I like to think of the role of Project Archaeologist being similar to a film producer. The Project Archaeologist doesn’t direct the excavation but they are responsible for what comes before the excavation and for a lot of what comes after it. Like a film producer the Project Archaeologist can also be left to pick up the pieces if the Director can’t finish the project.

ICF Code of Practice

ICF Code of Practice

This year on my Day of Archaeology I’m driving to Co. Galway to collect the excavation archive from a colleague who is giving up archaeology and emigrating. Things were very different in 2008 when Michael, the man I am traveling to meet, won the contract to excavate the medieval Moated Site at Clonmelsh, Co. Carlow through competitive tender. The site at Clonmelsh was part of the manor of Grangeforth, which belonged to the Cistercian Abbey of Baltinglass that was founded by the King of Leinster Dermot Mac Murrough. The site had to be preserved by record in advance of a quarry extension, and all that remains of the site today is the excavation record which consists of the context and sample sheets, site notebooks, drawings, finds and samples.


Clonmelsh under excavation 2008

Clonmelsh under excavation in 2008

In 2008, at the end of the Celtic Tiger boom, there were over a thousand licensed excavations carried out in Ireland and this was already a considerable reduction on previous years. But with the subsequent collapse of the Irish economy the number of archaeological investigations has been reducing each year and many consultancies like Michael’s have failed. The ultimate objective of any archaeological excavation is to produce a published report and the failure of his consultancy placed this process in doubt. With the support of the developer I worked with Michael and encouraged him to submit a proposal to the developer for the continuation of the post-excavation project. The developer agreed to fund the work and a certain amount of progress was made. But the situation in Ireland has continued to deteriorate and Michael has found it impossible to support his family. As a result he has been forced to quit archaeology, put his house on the market, sell his furniture and his car, and take his children out of school and emigrate in search of a sustainable future. It’s sad to see a colleague forced to abandon their career and  leave their home and start again from scratch. I wish Michael well for the future. I’m afraid he is not the first Irish archaeologist forced to emigrate and he probably won’t be the last, as tens of thousands of other Irish people have been forced to leave in recent years. Now I’m left with the excavation archive wondering what to do next.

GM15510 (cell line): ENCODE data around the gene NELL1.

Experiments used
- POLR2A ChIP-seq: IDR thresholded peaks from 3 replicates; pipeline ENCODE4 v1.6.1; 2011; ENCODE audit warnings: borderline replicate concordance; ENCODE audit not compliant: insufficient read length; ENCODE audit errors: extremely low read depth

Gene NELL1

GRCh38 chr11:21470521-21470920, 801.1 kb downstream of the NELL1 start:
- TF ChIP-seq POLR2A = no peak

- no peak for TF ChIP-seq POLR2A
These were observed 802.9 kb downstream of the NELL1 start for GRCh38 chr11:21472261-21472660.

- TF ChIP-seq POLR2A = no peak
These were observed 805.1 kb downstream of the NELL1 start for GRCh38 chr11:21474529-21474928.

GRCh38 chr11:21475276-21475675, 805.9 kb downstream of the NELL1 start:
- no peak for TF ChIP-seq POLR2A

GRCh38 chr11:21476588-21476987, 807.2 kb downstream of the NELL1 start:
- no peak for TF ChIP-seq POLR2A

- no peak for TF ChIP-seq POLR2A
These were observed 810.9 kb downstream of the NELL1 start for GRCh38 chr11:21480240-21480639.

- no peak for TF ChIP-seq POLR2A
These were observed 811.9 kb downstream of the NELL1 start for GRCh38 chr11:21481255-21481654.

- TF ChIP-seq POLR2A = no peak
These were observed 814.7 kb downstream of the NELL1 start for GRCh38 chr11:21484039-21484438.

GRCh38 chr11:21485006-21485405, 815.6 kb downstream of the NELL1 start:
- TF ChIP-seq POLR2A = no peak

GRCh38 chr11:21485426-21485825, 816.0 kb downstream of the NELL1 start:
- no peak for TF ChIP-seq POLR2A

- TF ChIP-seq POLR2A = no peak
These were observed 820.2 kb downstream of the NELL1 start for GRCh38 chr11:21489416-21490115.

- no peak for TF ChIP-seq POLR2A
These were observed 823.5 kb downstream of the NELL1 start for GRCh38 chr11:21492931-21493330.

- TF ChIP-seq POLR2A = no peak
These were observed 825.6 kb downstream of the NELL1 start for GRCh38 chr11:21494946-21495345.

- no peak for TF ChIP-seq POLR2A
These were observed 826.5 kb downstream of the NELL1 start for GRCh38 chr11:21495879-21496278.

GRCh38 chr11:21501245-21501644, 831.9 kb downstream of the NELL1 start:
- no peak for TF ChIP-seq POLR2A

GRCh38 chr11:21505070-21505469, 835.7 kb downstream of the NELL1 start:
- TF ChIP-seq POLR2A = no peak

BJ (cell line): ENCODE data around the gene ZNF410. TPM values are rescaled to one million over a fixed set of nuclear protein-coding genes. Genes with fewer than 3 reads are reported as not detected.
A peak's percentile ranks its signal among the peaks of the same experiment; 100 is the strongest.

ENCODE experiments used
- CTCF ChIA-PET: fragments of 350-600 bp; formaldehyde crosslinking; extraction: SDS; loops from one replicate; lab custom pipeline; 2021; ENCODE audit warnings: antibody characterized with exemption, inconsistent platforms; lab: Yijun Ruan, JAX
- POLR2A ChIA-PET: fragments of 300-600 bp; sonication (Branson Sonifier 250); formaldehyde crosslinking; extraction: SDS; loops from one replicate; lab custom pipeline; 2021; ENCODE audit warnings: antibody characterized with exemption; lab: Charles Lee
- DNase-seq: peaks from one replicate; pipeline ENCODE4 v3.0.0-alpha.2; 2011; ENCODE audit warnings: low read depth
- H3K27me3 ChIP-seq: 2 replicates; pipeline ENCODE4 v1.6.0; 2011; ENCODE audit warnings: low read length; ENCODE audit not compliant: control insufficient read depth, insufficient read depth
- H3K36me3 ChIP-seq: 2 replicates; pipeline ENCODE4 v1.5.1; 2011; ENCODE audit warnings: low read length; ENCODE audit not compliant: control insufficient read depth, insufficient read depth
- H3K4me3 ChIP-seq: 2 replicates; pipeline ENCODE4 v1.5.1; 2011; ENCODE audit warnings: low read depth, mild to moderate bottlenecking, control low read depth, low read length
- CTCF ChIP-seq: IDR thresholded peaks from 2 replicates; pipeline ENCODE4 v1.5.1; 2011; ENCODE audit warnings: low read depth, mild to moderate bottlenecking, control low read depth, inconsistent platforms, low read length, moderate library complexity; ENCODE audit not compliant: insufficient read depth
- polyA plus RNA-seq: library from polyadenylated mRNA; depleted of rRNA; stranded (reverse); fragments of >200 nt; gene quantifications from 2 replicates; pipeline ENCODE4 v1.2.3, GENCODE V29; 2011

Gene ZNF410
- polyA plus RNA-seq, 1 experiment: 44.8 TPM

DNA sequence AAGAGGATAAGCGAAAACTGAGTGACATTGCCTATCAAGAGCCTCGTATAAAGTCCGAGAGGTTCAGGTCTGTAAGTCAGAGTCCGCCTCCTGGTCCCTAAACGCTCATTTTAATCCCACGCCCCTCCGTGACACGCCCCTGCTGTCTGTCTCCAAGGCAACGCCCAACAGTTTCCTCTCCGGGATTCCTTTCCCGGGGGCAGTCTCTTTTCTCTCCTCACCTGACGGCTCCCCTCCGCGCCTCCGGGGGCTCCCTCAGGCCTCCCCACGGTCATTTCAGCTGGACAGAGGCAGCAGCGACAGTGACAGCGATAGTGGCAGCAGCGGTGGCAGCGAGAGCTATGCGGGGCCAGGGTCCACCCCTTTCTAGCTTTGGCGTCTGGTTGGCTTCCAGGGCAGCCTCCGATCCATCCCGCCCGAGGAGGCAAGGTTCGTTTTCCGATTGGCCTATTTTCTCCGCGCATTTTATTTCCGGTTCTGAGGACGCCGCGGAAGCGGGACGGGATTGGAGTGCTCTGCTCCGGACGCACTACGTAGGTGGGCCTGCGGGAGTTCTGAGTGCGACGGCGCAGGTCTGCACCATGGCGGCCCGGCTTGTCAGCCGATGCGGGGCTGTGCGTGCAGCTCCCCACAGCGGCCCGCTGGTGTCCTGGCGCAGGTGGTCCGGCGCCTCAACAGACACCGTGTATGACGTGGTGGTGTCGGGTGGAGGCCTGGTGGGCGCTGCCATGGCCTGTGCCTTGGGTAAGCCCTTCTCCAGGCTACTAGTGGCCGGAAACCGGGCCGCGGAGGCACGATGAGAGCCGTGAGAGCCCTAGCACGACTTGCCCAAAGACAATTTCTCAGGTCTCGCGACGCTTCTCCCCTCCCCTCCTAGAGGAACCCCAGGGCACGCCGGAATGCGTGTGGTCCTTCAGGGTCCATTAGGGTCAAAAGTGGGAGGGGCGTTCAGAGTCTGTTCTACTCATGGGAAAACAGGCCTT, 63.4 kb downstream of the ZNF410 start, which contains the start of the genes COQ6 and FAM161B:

Clonmelsh site plan

Clonmelsh site plan

I’m writing about this because it is sadly one of my main tasks this week but also because it represents the current reality of archaeology in Ireland. Irish archaeology has been blighted by economic failure, imposed austerity and the failure of the commercial archaeology model. Those of us who are left are trying to pick up the pieces, but the loss of collective knowledge and experience will never be made good. Many excavation archives generated during the boom years now sit in store rooms with no one now to write them up and bring them to publication. The National Museum has been working to acquire the finds and archives generated by consultancies during the boom so the data won’t be lost but the task is monumental, and is being carried out at a time of reducing staff and resources. Most of this material will simply remain stored away for years to come. I’m reasonably familiar with the site at Clonmelsh so, with the support of the developer, I’m going to have a go at finishing the report, but  the data from so many other sites may never see the light of day.